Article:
Oral history interviews: possibilities for re-use by social scientists
I recently had a productive conversation with my colleague Dr Polly Russell about the re-use of the oral history interviews held in our collections at the British Library. Polly was in the process of writing a talk for an event which is to be held here this November (‘Tales from the Archive’) in which she will trace the biography of one collection item, discussing the journey through which an interview arrives at the Library, its life here and how the institutional context impacts on its possible re-use. This conversation added fuel to my desire to listen to more of the recordings held at the Library and to work with others to encourage possible re-use.
Since joining the Library I have been interested in the use of the oral history collections as a resource for social scientists. The oral history department, led by Dr Rob Perks at the British Library has built huge and varied collections of national relevance, as well as ingesting collections from oral historians and social scientists who have used the oral history methods in conducting their interviews. The collections include, for example, material as diverse as an oral history of British Science , The Millthorpe Project: Interviews with Lesbian, Gay, Bisexual and Trans Trade Unionists and 150 recordings on City Lives . In fact, you can listen to a huge number of extracts from the oral history collections on the British Library Sounds Website and watch a brief introduction to the collections by Rob on our YouTube channel.
Two of the possible uses of the oral history collections for socials scientists are in secondary data analysis and qualitative interview training. There has been a great deal of debate about the extent to which other people’s interviews can be used for secondary analysis and there are examples of where this has been done successfully. For example, Peter Jackson, Graham Smith and Sarah Olive re-used oral history interviews in their work on families and food.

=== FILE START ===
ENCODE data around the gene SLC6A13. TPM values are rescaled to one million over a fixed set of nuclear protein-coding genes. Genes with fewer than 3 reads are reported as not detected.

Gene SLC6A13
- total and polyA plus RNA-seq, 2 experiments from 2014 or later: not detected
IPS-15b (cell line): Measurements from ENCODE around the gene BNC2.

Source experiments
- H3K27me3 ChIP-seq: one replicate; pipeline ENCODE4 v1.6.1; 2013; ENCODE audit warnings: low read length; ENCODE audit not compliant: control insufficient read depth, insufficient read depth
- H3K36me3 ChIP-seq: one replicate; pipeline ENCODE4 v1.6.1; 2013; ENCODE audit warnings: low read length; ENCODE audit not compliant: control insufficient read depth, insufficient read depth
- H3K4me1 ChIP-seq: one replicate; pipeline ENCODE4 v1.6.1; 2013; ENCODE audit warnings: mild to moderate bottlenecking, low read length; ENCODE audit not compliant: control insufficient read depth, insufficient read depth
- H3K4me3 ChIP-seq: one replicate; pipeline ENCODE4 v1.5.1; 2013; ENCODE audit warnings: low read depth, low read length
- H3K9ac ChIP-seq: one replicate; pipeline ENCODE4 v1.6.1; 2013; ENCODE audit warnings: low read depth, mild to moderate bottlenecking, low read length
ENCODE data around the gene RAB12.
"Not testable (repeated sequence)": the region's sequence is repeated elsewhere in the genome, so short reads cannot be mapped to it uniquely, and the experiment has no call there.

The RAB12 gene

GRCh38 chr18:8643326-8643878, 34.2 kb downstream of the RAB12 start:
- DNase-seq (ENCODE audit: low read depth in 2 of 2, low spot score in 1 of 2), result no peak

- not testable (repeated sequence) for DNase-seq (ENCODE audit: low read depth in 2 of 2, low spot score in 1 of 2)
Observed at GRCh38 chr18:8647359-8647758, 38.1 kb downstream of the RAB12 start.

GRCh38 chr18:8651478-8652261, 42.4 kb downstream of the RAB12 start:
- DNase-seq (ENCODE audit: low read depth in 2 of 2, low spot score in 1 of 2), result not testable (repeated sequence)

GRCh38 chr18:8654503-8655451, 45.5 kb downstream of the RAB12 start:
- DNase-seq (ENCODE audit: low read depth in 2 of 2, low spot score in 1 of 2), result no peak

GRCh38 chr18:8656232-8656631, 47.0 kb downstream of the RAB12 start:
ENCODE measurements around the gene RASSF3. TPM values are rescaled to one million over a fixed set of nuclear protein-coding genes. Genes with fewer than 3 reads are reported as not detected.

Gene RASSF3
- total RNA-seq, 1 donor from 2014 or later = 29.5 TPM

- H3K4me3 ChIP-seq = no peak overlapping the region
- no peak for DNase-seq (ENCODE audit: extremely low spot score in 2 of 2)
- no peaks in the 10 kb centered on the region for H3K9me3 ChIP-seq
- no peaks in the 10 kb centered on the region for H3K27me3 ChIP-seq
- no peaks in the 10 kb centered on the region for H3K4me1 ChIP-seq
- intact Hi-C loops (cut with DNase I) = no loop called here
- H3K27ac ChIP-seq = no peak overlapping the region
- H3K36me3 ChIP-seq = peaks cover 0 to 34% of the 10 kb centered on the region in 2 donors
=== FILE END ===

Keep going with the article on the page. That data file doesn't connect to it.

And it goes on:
The interviews offer students in qualitative research methods the opportunity to listen to in-depth interview techniques and to benefit from the insight that can be gained through hearing the life stories of other people’s respondents. I was lucky enough to listen to some of the interviews with sex workers which Wendy Rickard recorded in the 1990s and certainly found that this experience offered me a new perspective which I will inform me should I ever again undertake interviews myself. I have written more about this experience with Wendy herself, and other colleagues.
We are interested in exploring how social scientists may make use of the oral history collections in the Library and would love to hear your views, as well as to hear from those of you who have used the collections in social science research.